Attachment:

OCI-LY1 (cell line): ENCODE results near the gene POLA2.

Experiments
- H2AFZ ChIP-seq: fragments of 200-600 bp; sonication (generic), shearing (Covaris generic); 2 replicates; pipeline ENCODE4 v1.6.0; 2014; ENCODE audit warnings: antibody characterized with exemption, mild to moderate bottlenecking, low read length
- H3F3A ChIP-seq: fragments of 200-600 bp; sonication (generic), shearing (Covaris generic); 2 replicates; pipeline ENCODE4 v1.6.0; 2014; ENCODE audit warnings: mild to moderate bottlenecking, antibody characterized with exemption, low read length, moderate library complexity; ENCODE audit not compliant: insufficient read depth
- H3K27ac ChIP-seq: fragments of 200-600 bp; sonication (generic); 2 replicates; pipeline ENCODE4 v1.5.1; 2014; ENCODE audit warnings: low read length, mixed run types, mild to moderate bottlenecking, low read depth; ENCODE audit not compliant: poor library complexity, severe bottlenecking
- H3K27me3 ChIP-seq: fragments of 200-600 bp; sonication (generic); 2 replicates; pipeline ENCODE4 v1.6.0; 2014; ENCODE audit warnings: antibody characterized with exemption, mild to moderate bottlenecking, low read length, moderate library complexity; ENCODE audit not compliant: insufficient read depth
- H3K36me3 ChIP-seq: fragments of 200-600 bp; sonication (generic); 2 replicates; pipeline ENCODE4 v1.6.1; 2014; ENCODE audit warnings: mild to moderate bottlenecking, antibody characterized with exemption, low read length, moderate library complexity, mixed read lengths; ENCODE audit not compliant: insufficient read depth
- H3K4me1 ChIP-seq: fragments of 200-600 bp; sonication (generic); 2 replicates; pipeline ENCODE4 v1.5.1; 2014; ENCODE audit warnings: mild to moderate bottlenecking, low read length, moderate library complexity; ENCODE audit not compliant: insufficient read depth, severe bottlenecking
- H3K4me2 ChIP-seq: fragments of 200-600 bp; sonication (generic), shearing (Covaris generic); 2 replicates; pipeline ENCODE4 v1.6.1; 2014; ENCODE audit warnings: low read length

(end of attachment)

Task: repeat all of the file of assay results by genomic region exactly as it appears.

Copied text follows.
OCI-LY1 (cell line): ENCODE results near the gene POLA2.

Experiments
- H2AFZ ChIP-seq: fragments of 200-600 bp; sonication (generic), shearing (Covaris generic); 2 replicates; pipeline ENCODE4 v1.6.0; 2014; ENCODE audit warnings: antibody characterized with exemption, mild to moderate bottlenecking, low read length
- H3F3A ChIP-seq: fragments of 200-600 bp; sonication (generic), shearing (Covaris generic); 2 replicates; pipeline ENCODE4 v1.6.0; 2014; ENCODE audit warnings: mild to moderate bottlenecking, antibody characterized with exemption, low read length, moderate library complexity; ENCODE audit not compliant: insufficient read depth
- H3K27ac ChIP-seq: fragments of 200-600 bp; sonication (generic); 2 replicates; pipeline ENCODE4 v1.5.1; 2014; ENCODE audit warnings: low read length, mixed run types, mild to moderate bottlenecking, low read depth; ENCODE audit not compliant: poor library complexity, severe bottlenecking
- H3K27me3 ChIP-seq: fragments of 200-600 bp; sonication (generic); 2 replicates; pipeline ENCODE4 v1.6.0; 2014; ENCODE audit warnings: antibody characterized with exemption, mild to moderate bottlenecking, low read length, moderate library complexity; ENCODE audit not compliant: insufficient read depth
- H3K36me3 ChIP-seq: fragments of 200-600 bp; sonication (generic); 2 replicates; pipeline ENCODE4 v1.6.1; 2014; ENCODE audit warnings: mild to moderate bottlenecking, antibody characterized with exemption, low read length, moderate library complexity, mixed read lengths; ENCODE audit not compliant: insufficient read depth
- H3K4me1 ChIP-seq: fragments of 200-600 bp; sonication (generic); 2 replicates; pipeline ENCODE4 v1.5.1; 2014; ENCODE audit warnings: mild to moderate bottlenecking, low read length, moderate library complexity; ENCODE audit not compliant: insufficient read depth, severe bottlenecking
- H3K4me2 ChIP-seq: fragments of 200-600 bp; sonication (generic), shearing (Covaris generic); 2 replicates; pipeline ENCODE4 v1.6.1; 2014; ENCODE audit warnings: low read length